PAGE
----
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iambic poetry, Greek  

Ralph Rosen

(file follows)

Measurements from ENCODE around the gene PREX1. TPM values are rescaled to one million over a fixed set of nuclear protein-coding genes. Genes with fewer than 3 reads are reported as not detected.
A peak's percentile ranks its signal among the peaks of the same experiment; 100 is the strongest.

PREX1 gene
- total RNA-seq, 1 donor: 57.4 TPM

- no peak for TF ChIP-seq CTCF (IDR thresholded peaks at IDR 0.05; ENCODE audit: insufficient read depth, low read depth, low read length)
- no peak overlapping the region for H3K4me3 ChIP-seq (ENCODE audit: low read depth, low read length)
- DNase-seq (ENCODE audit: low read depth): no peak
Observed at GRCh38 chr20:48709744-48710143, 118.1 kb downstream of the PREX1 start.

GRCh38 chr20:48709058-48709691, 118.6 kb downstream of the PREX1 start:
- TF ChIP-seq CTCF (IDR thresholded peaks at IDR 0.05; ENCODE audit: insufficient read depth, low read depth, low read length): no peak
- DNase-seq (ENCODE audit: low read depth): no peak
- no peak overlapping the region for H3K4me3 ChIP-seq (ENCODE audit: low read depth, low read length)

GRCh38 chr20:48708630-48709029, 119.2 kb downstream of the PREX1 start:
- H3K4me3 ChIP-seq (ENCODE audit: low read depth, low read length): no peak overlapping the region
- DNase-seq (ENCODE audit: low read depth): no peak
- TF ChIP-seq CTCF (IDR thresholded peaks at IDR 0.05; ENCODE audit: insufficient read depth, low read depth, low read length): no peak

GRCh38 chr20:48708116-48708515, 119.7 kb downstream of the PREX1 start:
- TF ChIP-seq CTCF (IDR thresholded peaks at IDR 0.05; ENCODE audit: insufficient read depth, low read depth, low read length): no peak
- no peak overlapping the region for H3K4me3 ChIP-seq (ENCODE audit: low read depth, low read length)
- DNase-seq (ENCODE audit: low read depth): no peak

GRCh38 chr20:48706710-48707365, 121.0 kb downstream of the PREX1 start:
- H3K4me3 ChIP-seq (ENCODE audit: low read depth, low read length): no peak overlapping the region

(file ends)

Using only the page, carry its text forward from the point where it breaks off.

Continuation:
Iambic poetry refers to a loosely delineated genre of Greek poetry typically, but not exclusively, composed in the iambic metre. Iamboi tended to be comedic in tone and episodic in narrative structure, freely amalgamating elevated and low diction (including liberal use of obscenity) for parodic, humorous effect. Iambic poets were most celebrated in antiquity as poets of satire who attacked and mocked various adversaries in first-person narratives. The iamboi of Archilochus (7th century bce) and Hipponax (6th century bce), which survive only as fragments, became emblematic of such aggressive comic mockery, although other literary elements can be detected in both poets as well, including parody, picaresque narratives, and fable. Some Hellenistic Greek poets—most notably Callimachus in his Iamboi and Herodas in his Mimiamboi (a dramatized form of iambos)— composed iamboi that were influenced in particular by Hipponax’s iambic style.“Iambic” metre got its name from iambos (.